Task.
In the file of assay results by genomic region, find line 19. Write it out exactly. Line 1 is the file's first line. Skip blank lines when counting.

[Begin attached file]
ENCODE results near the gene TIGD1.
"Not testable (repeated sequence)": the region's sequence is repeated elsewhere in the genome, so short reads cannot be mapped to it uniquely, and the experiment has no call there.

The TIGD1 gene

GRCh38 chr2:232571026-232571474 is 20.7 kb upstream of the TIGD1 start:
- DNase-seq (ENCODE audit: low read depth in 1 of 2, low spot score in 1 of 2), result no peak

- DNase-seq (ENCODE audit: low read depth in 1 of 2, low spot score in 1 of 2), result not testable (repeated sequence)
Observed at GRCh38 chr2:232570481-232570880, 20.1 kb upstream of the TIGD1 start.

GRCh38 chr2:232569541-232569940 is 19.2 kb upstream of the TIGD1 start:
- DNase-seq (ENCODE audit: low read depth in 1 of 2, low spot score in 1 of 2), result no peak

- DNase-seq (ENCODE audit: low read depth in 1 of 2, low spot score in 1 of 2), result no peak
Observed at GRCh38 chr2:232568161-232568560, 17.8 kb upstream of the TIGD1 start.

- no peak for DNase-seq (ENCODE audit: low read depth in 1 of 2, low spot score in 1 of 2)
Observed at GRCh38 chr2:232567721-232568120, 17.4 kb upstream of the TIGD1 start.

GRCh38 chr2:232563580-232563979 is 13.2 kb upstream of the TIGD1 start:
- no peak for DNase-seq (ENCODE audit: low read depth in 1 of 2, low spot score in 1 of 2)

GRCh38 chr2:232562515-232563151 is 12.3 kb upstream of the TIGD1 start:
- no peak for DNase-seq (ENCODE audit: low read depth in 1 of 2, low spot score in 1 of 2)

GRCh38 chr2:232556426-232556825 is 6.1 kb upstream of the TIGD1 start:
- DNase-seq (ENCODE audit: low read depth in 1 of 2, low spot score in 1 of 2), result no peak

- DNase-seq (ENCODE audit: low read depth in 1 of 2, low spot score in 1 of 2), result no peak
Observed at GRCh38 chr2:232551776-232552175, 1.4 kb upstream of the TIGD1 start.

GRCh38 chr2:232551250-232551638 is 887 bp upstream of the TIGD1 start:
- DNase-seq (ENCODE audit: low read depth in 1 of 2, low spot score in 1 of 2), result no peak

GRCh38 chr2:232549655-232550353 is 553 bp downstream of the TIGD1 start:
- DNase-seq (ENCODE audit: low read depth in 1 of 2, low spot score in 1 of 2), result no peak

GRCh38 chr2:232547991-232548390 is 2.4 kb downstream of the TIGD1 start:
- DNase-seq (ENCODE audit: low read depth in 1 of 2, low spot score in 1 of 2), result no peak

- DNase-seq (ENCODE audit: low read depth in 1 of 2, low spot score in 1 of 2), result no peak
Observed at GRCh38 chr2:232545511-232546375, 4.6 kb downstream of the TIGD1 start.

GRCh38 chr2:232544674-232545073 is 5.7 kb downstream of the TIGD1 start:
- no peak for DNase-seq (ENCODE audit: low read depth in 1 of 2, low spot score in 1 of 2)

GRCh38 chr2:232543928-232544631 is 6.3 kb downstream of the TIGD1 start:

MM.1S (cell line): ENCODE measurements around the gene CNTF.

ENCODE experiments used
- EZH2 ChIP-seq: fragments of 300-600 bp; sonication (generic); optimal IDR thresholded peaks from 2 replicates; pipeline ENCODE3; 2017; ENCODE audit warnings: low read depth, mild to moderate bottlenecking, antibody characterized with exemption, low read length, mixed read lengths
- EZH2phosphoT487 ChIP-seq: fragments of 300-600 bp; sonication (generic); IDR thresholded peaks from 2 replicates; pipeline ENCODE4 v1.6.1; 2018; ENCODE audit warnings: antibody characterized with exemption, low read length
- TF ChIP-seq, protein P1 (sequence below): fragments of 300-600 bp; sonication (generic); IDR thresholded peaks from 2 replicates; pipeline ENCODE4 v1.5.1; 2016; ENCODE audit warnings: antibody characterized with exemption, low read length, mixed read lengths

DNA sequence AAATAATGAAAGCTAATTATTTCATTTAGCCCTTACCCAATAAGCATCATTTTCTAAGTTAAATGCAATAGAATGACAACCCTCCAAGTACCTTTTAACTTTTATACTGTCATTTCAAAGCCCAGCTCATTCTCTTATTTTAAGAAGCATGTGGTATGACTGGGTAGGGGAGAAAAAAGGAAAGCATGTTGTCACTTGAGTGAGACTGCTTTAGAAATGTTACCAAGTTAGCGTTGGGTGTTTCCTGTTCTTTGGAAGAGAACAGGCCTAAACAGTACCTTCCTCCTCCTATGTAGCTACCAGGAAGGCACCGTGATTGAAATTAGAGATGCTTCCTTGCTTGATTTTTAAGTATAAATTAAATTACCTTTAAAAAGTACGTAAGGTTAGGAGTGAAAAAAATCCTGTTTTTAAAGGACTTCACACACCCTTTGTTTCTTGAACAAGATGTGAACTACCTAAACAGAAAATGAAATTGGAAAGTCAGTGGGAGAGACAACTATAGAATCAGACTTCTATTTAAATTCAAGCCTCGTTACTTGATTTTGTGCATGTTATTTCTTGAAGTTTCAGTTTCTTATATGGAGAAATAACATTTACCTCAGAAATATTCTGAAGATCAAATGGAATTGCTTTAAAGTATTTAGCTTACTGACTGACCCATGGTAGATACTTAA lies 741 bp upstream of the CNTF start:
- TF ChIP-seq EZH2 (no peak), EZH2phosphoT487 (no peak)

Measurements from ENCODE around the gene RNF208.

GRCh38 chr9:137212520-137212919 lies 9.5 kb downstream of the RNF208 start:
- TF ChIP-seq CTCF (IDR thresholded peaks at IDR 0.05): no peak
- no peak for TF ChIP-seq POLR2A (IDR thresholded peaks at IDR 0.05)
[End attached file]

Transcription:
- DNase-seq (ENCODE audit: low read depth in 1 of 2, low spot score in 1 of 2), result no peak